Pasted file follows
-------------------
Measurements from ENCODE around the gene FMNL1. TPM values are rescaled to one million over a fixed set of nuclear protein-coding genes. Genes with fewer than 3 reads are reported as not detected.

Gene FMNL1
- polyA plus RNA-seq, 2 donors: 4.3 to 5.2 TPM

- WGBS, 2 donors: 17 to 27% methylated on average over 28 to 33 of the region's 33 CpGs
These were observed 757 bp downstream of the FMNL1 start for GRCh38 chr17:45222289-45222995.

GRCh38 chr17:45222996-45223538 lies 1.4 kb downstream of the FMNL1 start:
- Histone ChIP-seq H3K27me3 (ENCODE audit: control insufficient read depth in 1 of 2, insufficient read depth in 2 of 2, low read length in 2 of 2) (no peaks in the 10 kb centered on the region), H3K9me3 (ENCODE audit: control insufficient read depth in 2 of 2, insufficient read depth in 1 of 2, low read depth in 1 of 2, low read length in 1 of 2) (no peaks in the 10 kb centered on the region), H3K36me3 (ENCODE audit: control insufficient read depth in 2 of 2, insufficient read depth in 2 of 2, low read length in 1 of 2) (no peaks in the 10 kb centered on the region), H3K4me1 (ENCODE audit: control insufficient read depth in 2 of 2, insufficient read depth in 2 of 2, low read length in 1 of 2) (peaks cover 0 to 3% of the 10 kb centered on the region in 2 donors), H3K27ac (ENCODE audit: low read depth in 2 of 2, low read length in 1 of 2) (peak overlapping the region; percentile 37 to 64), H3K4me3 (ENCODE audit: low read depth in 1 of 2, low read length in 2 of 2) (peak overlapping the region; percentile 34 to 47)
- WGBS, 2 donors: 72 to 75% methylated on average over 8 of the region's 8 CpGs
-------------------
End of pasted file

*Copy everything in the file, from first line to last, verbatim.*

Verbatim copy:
Measurements from ENCODE around the gene FMNL1. TPM values are rescaled to one million over a fixed set of nuclear protein-coding genes. Genes with fewer than 3 reads are reported as not detected.

Gene FMNL1
- polyA plus RNA-seq, 2 donors: 4.3 to 5.2 TPM

- WGBS, 2 donors: 17 to 27% methylated on average over 28 to 33 of the region's 33 CpGs
These were observed 757 bp downstream of the FMNL1 start for GRCh38 chr17:45222289-45222995.

GRCh38 chr17:45222996-45223538 lies 1.4 kb downstream of the FMNL1 start:
- Histone ChIP-seq H3K27me3 (ENCODE audit: control insufficient read depth in 1 of 2, insufficient read depth in 2 of 2, low read length in 2 of 2) (no peaks in the 10 kb centered on the region), H3K9me3 (ENCODE audit: control insufficient read depth in 2 of 2, insufficient read depth in 1 of 2, low read depth in 1 of 2, low read length in 1 of 2) (no peaks in the 10 kb centered on the region), H3K36me3 (ENCODE audit: control insufficient read depth in 2 of 2, insufficient read depth in 2 of 2, low read length in 1 of 2) (no peaks in the 10 kb centered on the region), H3K4me1 (ENCODE audit: control insufficient read depth in 2 of 2, insufficient read depth in 2 of 2, low read length in 1 of 2) (peaks cover 0 to 3% of the 10 kb centered on the region in 2 donors), H3K27ac (ENCODE audit: low read depth in 2 of 2, low read length in 1 of 2) (peak overlapping the region; percentile 37 to 64), H3K4me3 (ENCODE audit: low read depth in 1 of 2, low read length in 2 of 2) (peak overlapping the region; percentile 34 to 47)
- WGBS, 2 donors: 72 to 75% methylated on average over 8 of the region's 8 CpGs